FILM OF THE MONTH
Review by E.J. Wickes
A film by Shamil Aliyev
Image (above), Bahruz Vagifoghlu as “Steppe Man”
Our Film of the Month selection is Shamil Aliyev’s Steppe Man. It’s a story about a man with no name; one who exists and survives on the grassy plains in between Russia and northern Iran; away from civilization. A very unassuming and well crafted narrative feature from Azerbaijan written by Vidadi Hasanov. It features Bahruz Vagifoghlu and Salome Demuria. Although it was not nominated, the film was selected as the Azerbaijani entry for the Best Foreign Language Film at the 86th Academy Awards.
The film opens with an approaching train coming across a rural plain. The camera pans off into the vast but peaceful desolation of the steppe lands. With a run time of about an hour and twenty minutes, the plot is developed as the young Steppe Man rouses his father from a deep sleep in the middle of a rainy night. Just a man and a young boy living in a plastered hut with a thatched roof and it is time for the young man’s favorite camel to give birth.
The authenticity of the set design and the corral were well planned if not an actual homestead. This is a family of modest means with no female or matriarch. A reference is made toward a female presence from the past. A photo is seen of a woman who may have been the young steppe man’s mother, but she is no longer with them.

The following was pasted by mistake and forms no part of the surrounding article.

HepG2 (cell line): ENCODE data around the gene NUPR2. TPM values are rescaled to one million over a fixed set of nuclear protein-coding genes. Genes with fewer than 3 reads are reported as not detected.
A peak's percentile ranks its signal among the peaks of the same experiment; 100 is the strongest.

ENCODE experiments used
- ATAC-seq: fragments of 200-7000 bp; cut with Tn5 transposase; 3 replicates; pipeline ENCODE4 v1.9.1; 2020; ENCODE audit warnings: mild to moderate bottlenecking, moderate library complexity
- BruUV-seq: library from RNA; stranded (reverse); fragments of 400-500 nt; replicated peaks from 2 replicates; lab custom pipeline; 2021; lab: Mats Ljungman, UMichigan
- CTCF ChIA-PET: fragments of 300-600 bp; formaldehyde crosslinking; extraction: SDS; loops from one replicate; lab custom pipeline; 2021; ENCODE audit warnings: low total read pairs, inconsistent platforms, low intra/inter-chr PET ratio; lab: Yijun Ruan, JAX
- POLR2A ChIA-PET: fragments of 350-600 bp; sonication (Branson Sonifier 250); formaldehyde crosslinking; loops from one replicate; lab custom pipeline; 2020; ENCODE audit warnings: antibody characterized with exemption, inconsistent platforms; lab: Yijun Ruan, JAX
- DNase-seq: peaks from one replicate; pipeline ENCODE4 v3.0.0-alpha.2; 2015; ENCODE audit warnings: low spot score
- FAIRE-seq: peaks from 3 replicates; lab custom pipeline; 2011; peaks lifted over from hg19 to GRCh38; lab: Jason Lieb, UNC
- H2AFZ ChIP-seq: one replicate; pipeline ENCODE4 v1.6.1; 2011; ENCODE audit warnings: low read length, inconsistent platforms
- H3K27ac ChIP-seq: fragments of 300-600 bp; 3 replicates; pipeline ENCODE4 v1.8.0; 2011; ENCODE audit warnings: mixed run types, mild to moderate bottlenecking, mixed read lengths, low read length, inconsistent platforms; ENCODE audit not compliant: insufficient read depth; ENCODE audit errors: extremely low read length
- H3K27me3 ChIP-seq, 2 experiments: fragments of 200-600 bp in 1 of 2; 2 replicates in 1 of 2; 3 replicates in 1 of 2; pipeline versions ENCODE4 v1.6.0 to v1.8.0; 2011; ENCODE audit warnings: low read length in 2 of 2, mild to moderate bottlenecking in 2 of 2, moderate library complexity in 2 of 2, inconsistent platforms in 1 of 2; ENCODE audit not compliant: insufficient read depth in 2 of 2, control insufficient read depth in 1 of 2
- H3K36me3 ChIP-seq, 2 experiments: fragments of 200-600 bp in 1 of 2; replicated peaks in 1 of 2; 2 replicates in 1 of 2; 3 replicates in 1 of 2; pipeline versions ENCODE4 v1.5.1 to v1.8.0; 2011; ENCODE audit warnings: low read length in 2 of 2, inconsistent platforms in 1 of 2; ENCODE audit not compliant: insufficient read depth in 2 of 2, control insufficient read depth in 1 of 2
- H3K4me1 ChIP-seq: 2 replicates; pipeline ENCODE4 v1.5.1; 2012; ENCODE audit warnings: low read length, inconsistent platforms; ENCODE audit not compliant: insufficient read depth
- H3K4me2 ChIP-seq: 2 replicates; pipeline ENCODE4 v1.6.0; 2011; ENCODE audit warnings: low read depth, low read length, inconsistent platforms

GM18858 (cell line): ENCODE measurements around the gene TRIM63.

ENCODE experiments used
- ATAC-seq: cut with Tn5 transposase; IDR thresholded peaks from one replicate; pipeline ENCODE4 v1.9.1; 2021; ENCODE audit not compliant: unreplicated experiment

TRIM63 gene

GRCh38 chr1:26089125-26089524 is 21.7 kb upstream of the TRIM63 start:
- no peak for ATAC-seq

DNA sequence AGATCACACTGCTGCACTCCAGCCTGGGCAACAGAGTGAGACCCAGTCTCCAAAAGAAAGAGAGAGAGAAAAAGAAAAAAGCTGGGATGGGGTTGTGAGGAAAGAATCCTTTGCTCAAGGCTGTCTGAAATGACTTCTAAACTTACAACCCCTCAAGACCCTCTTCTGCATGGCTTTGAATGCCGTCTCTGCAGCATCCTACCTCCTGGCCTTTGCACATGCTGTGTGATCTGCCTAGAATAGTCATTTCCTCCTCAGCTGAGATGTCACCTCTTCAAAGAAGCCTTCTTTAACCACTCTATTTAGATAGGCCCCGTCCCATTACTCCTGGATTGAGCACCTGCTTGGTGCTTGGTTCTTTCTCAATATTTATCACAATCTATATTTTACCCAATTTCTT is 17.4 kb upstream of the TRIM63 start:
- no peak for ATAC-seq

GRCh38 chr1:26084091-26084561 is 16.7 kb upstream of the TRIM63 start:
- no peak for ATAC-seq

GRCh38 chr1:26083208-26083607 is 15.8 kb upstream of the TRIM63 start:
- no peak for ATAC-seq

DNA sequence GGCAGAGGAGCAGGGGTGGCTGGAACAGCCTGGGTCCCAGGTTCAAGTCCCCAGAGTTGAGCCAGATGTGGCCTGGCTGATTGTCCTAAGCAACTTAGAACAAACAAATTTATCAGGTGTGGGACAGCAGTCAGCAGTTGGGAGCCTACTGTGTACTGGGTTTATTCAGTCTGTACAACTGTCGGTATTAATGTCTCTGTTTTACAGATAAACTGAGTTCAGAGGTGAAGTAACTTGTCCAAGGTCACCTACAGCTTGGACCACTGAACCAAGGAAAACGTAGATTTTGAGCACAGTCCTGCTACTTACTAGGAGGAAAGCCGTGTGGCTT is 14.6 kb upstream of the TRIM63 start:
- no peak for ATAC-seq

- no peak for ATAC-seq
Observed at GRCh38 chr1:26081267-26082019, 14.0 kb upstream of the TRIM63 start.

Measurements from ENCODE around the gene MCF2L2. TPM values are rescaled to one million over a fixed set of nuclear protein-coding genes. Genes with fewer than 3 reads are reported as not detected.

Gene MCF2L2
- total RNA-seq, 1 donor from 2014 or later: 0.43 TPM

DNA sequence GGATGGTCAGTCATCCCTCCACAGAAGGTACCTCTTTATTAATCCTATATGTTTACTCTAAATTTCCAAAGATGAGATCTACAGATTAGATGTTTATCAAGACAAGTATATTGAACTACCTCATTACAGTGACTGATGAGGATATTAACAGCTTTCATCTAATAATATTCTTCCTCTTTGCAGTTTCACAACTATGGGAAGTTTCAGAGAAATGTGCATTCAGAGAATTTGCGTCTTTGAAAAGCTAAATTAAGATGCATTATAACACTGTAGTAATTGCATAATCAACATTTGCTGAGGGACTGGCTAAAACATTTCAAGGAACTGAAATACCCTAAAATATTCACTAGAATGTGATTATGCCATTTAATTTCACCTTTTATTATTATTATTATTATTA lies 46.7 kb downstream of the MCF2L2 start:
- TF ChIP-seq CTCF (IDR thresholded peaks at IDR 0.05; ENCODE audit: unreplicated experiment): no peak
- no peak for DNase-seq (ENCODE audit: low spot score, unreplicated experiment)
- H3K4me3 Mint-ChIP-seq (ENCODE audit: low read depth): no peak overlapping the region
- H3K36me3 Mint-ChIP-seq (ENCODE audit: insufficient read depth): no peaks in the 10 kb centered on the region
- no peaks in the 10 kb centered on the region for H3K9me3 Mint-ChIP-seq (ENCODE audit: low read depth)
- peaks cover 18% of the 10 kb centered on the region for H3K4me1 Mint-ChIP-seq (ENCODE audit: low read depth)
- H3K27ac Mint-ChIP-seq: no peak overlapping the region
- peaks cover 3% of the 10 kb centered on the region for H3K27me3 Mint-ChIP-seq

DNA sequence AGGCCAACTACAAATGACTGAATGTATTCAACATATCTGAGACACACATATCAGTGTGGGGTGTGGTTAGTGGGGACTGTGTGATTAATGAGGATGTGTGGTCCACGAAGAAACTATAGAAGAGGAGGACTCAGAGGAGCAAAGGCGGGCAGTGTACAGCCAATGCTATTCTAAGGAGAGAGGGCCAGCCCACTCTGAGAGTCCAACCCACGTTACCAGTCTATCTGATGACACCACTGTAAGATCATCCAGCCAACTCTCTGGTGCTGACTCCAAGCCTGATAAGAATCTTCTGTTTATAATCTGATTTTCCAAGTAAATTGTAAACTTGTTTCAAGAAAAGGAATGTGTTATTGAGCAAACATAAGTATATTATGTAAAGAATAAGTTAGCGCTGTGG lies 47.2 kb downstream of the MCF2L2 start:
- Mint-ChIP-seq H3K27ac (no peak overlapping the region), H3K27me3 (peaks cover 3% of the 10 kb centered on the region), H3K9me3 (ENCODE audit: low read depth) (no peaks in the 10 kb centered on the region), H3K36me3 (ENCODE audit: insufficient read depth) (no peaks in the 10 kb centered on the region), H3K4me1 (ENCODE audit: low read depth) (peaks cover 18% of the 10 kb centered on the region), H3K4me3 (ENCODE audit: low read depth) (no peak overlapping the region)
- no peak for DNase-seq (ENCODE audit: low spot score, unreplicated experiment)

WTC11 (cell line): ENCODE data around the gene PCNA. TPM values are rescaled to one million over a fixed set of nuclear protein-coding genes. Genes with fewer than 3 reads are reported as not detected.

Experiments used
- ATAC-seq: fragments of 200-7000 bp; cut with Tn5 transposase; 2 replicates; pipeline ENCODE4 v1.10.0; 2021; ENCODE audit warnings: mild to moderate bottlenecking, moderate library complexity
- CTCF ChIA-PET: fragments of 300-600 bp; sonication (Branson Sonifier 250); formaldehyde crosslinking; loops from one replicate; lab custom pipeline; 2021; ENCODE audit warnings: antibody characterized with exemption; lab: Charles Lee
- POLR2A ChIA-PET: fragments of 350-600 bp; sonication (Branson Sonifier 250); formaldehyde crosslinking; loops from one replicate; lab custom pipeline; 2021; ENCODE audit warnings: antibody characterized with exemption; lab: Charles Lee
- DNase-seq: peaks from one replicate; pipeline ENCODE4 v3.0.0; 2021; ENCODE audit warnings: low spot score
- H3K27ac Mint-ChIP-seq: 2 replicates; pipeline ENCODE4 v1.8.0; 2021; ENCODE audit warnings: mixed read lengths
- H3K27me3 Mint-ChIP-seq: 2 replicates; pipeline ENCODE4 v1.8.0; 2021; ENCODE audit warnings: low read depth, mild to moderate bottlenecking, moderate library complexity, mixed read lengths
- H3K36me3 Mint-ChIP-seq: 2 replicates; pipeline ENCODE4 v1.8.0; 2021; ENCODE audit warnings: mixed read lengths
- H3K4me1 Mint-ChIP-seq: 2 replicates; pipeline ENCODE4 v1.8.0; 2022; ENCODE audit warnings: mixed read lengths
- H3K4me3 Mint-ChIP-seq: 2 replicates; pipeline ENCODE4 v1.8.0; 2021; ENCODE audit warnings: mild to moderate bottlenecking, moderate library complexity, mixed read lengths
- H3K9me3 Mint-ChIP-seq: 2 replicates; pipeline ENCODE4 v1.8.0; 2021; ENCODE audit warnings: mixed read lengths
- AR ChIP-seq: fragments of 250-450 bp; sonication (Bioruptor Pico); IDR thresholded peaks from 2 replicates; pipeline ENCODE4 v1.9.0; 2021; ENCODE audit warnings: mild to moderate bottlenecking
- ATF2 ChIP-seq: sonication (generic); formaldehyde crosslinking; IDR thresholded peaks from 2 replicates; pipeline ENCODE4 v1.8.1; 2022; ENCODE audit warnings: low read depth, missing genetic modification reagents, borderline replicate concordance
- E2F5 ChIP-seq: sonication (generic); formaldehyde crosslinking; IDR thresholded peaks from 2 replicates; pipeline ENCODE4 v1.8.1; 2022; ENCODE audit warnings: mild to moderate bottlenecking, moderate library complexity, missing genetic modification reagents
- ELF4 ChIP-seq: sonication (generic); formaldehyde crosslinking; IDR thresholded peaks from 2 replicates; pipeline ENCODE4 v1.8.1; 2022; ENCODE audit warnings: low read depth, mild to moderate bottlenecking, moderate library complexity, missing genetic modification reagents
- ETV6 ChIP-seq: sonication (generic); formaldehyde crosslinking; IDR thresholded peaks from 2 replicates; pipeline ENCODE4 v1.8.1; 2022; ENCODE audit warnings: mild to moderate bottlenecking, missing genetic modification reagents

Life on the steppe is simpler; and entertainment demands more imagination. Storytelling being a characteristic of the rural lifestyle, the father tells the young boy a story, almost foreshadowing a future encounter he will have later in life with a girl named “Shanapipick”, or Fluffy-comb.
Young Steppe Man’s father has made a living and provided for him and his son through the care and stewardship of the camels in their possession. Even though it is a less than comfortable existence, the father maintains a well disciplined but nurturing dynamic in teaching his son the traditions and lore of the steppe life. After establishing the mundane repetition of their daily routine, the director makes a clever transition through time, as the adolescent “steppe man” reappears from around the corner as the man he was groomed to be.
The young “steppe man”